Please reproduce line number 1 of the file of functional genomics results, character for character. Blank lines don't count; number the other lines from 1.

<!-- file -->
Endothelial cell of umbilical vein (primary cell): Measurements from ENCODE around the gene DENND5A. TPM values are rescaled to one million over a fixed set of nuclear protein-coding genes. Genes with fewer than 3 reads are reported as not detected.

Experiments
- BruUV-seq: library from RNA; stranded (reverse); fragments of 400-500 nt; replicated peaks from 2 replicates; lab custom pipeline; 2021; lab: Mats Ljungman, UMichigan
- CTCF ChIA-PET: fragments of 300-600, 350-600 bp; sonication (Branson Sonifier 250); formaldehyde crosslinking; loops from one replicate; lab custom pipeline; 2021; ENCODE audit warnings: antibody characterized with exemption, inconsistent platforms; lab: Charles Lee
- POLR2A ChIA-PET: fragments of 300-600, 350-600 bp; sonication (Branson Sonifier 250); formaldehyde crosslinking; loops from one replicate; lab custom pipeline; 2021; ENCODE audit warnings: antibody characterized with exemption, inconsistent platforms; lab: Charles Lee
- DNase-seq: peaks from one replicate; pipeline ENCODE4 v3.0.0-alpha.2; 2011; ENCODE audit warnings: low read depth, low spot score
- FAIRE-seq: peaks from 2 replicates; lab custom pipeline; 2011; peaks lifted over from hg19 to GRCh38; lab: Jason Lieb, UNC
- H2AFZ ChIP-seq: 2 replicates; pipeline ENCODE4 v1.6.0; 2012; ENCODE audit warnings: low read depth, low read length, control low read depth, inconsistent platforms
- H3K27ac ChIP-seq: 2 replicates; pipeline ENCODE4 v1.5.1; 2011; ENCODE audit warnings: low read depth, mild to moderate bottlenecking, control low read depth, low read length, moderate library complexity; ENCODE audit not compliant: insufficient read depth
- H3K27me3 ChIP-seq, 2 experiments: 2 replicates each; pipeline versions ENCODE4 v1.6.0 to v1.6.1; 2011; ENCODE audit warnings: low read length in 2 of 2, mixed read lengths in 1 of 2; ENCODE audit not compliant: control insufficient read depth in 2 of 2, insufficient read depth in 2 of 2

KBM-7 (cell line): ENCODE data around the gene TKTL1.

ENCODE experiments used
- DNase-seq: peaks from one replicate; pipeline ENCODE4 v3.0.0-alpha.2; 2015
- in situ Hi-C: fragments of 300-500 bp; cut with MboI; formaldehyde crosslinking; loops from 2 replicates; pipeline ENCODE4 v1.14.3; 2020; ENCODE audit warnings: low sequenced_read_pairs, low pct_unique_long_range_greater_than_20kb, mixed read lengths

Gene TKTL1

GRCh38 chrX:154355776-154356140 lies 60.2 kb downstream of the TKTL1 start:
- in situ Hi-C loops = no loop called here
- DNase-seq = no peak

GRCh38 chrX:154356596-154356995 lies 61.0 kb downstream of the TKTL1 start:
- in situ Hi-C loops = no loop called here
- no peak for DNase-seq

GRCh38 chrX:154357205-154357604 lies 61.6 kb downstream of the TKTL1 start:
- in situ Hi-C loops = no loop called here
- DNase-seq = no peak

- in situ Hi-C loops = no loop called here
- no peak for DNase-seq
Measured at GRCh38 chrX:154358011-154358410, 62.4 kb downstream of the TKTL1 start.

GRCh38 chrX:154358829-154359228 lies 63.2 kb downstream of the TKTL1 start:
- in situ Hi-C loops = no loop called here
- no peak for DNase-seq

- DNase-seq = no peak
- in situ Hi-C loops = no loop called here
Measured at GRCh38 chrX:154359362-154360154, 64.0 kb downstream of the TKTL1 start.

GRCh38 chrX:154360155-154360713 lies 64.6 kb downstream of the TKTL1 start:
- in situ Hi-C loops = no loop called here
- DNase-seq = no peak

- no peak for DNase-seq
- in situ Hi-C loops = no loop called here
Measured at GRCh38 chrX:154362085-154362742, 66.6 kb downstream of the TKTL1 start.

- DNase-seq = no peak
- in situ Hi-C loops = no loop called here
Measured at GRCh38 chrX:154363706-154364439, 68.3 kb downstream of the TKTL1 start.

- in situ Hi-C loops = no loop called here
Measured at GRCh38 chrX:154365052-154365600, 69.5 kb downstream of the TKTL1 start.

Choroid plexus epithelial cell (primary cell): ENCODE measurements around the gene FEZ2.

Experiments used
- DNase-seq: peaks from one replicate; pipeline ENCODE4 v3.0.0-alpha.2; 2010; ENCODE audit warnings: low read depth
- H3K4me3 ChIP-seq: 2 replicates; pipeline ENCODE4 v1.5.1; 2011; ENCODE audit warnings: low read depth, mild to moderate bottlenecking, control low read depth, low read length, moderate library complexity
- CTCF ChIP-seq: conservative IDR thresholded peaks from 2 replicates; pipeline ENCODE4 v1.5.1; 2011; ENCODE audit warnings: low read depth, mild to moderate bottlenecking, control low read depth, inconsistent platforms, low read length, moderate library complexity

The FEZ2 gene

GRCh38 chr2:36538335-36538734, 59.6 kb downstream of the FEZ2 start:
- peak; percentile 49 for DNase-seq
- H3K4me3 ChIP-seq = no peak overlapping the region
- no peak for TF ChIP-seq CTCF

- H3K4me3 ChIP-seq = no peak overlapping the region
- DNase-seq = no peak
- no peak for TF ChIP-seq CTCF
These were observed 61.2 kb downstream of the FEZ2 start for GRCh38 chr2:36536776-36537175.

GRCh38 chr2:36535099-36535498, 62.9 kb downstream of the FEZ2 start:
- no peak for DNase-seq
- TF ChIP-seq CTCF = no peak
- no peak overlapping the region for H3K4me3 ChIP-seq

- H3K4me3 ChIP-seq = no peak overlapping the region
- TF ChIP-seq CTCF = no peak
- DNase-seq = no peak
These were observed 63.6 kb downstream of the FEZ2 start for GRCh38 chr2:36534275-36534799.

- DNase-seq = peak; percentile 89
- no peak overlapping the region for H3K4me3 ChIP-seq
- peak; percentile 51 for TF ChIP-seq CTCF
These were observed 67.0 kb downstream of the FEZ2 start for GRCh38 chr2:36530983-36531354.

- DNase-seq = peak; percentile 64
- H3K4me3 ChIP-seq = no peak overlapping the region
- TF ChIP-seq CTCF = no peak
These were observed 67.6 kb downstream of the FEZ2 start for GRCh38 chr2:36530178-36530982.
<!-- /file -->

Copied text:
Endothelial cell of umbilical vein (primary cell): Measurements from ENCODE around the gene DENND5A. TPM values are rescaled to one million over a fixed set of nuclear protein-coding genes. Genes with fewer than 3 reads are reported as not detected.